Allison Grant an employment lawyer who has advised SMEs for over 20 years highlights some key points on how to attract talent in an SME...
"As an employment lawyer who has advised SMEs for over 20 years I have become familiar with the reasons why talented employees remain with a business, and the triggers that cause them to leave.
SMEs rely heavily on talented employees to help them grow.
Great employees create great businesses - for SMEs to attract, and retain, talent, there are a few points to bear in mind:
Focus on work culture
Ensure the work culture is positive and nurturing of a healthy relationship between senior management and the people who work within the business. An all embracing culture is far better than an exclusive culture where office politics is rife.
Increasingly, I have found that office politics can be particularly damaging. Yes, have a hierarchy to structure the business but don’t allow that same hierarchy to generate an unhealthy pecking order as this will cause resentment and ultimately, staff will leave. Form a culture committee, made up of all levels of your workforce. Find out what is right and not so right about the internal running of your business and do something about it.
Focus on company values
Ensure you have a visible and active culture in place, supported by company statements and values that promote and require all employees to behave with respect towards each other. Increasingly bullying and inappropriate behaviour, again often taking the form of office politics, causes poor morale, heightened sickness absence and triggers grievances.
Invariably once an employee has felt sufficiently aggrieved to raise a grievance, the relationship for the employee has already reached the irretrievable breakdown stage, and it is difficult if in this situation to salvage a relationship to foster long term commitment to the business.
A healthy culture will promote team spirit and unity. An SME has an advantage over a large organisation - the number of employees is smaller so it is easier to construct a friendlier and close-knit environment within the business and amongst the people.
Make work/life balance a priority
SMEs cannot always compete with larger businesses on pay, however these large salaries come at a cost for employees - they end up working long hours. An SME can turn the screw on larger businesses by offering a superior work/life balance; a concept which has become more important to people who are fed up of slaving away whilst losing out on valuable time with friends and family.
Giving employees an attractive work/life balance and making it a central part of your package might well be a hugely significant factor in retaining your best talent, as it boldly challenges them to weigh up whether they consider money or their lives to be more important.
A flexible working policy is usually housed in the staff handbook. That said you do need to practice what your policy says, and not rely on the staff to go to senior management to request a better work/life balance. It is far better that you are pro-active to promote this.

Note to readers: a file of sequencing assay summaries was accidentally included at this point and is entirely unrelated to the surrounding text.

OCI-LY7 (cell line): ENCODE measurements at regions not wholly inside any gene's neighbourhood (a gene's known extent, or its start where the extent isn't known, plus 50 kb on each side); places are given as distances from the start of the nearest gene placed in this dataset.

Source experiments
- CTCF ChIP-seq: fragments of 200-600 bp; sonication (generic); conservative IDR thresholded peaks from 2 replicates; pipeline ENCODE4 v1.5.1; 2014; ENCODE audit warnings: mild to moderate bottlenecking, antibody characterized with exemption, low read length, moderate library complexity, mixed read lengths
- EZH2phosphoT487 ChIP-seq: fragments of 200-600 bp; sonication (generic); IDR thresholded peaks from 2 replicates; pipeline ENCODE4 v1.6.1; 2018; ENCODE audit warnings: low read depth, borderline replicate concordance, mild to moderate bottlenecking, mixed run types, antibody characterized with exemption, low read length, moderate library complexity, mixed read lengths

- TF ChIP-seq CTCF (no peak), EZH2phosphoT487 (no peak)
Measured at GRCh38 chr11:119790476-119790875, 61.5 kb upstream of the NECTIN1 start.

Create an open door policy
A further link to culture is to have an open door policy. All the way open, all the time.
Some companies have senior executives sit alongside employees, promoting day-to-day interaction. Connected to this is to listen. Provide access to forums and channels for employees to express their ideas, opinions, and concerns with leadership, and then respond to every enquiry or comment. Keeping an open line of communication with your employees and setting aside the time to listen to them is an understated but effective and common sense way of creating a sense of loyalty on their part and making them stay with the organisation.
Offer competitive pay and perks
Do some market research, pay salaries that are competitive and offer fair and incentivised wage rises wherever possible. Also provide the benefits that matter.
An onsite fitness centre may not be in the budget, but a subsidy for a local gym membership may have a greater impact - supporting wellness. Also recommend the carryover of leftover annual leave from the previous holiday year, have dress down days, provide some free confectionary/fruit, and organise social time out for work colleagues to bond and feel more so a sense of belonging with the business. Employees are more likely to become attached to an organisation business where the work they do is valued and recognised, conducive of a healthy work environment.
Pay attention to career development
The fewer amount of employees in an SME makes it easier to keep a closer eye on individual development, and as much as you are able and the business permits, to match expectation with personal career progression.
It is true that not all employees value the appraisal process; however this is invariably because the employer does not carry out an effective appraisal process, and ends up being largely meaningless. Review your appraisal process; think about how the business can convey messages through appraisals to engender loyalty to the business. If done properly this is an important way of boosting morale and ensuring you retain staff and
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